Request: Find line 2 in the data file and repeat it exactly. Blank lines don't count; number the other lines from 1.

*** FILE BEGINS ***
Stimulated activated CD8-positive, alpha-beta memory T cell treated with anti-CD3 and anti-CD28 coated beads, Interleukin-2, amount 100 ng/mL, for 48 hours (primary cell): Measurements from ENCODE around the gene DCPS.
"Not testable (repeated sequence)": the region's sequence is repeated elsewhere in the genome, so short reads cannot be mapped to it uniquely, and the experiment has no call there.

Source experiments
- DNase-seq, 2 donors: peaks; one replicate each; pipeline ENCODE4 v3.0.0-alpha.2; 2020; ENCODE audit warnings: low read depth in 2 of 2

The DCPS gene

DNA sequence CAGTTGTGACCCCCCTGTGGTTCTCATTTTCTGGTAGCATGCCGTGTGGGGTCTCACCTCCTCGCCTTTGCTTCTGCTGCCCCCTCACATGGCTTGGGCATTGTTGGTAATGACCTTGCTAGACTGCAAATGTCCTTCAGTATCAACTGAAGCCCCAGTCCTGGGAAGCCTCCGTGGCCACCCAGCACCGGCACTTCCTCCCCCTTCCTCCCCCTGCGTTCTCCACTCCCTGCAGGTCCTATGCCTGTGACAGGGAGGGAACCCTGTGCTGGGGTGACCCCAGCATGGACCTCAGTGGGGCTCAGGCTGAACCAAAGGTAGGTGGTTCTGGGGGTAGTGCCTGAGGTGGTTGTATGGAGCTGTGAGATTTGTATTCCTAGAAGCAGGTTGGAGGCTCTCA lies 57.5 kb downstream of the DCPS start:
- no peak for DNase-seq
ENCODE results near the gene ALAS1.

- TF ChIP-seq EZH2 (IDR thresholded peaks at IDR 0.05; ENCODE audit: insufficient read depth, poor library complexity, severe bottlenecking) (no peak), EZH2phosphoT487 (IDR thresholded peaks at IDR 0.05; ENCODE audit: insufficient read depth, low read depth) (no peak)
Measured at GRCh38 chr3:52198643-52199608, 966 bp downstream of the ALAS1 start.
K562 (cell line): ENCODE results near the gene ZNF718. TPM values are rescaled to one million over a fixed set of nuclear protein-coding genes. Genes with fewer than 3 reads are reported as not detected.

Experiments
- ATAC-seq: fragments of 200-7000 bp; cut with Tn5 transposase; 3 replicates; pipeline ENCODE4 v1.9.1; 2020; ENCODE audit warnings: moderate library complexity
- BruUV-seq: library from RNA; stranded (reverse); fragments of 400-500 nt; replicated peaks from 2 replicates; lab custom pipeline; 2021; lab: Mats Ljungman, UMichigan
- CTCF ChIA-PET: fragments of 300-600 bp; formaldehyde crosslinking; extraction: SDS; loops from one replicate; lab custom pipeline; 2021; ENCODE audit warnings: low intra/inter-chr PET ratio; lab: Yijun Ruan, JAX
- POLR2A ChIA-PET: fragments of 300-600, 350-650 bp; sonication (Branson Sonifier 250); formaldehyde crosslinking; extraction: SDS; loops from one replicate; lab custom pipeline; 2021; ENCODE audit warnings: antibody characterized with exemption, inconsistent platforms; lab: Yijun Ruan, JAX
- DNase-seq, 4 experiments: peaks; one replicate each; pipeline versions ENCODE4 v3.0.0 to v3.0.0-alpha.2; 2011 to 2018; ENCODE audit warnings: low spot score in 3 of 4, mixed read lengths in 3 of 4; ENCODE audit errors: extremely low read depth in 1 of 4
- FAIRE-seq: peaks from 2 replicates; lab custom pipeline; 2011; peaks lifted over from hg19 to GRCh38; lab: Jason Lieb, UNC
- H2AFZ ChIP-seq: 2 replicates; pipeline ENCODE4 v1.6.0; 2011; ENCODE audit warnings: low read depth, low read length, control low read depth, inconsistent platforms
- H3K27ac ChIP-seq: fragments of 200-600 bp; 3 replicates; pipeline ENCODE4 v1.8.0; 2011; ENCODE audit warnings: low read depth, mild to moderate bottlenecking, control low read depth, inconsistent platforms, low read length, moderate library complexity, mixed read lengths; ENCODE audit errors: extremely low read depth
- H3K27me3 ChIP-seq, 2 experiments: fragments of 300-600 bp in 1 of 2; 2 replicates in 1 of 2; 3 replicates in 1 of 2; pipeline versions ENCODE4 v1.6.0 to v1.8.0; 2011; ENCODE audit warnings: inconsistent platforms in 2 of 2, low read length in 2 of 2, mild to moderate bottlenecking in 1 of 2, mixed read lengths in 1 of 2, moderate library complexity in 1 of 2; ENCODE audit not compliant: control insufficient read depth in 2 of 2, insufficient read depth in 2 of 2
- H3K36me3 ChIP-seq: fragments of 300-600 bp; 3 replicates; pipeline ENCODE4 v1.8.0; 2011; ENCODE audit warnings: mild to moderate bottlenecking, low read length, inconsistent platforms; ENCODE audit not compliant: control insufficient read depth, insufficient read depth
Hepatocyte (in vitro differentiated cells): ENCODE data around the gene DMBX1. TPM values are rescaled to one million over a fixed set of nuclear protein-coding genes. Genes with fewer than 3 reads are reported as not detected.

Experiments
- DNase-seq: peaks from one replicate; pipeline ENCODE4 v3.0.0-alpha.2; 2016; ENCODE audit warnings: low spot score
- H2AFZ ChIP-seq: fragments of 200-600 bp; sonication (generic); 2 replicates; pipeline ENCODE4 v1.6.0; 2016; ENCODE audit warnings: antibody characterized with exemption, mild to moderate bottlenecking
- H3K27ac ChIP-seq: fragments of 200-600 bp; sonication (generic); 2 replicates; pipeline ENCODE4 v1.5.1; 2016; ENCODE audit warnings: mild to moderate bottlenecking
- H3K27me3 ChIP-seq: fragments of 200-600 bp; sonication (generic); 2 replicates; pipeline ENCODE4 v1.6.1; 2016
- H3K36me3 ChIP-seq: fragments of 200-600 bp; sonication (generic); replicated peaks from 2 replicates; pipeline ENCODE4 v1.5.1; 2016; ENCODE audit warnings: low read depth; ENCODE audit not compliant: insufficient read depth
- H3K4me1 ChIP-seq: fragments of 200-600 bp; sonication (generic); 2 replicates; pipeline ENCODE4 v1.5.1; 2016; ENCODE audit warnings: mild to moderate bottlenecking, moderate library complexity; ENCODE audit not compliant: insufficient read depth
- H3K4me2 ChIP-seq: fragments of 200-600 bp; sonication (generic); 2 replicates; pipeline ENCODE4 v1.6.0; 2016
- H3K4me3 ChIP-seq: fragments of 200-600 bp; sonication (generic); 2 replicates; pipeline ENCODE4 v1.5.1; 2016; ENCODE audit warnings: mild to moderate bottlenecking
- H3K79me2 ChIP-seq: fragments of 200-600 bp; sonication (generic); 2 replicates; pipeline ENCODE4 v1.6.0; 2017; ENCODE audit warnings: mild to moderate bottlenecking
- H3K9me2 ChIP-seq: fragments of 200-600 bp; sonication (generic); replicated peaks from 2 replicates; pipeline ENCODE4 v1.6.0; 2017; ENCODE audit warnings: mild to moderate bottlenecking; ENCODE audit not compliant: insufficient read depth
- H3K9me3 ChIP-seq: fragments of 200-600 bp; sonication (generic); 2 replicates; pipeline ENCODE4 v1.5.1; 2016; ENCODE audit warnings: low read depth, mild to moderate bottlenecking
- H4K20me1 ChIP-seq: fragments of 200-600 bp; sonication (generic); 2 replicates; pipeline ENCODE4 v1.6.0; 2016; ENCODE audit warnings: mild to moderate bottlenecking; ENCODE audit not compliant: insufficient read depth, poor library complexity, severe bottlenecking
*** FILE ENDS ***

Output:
"Not testable (repeated sequence)": the region's sequence is repeated elsewhere in the genome, so short reads cannot be mapped to it uniquely, and the experiment has no call there.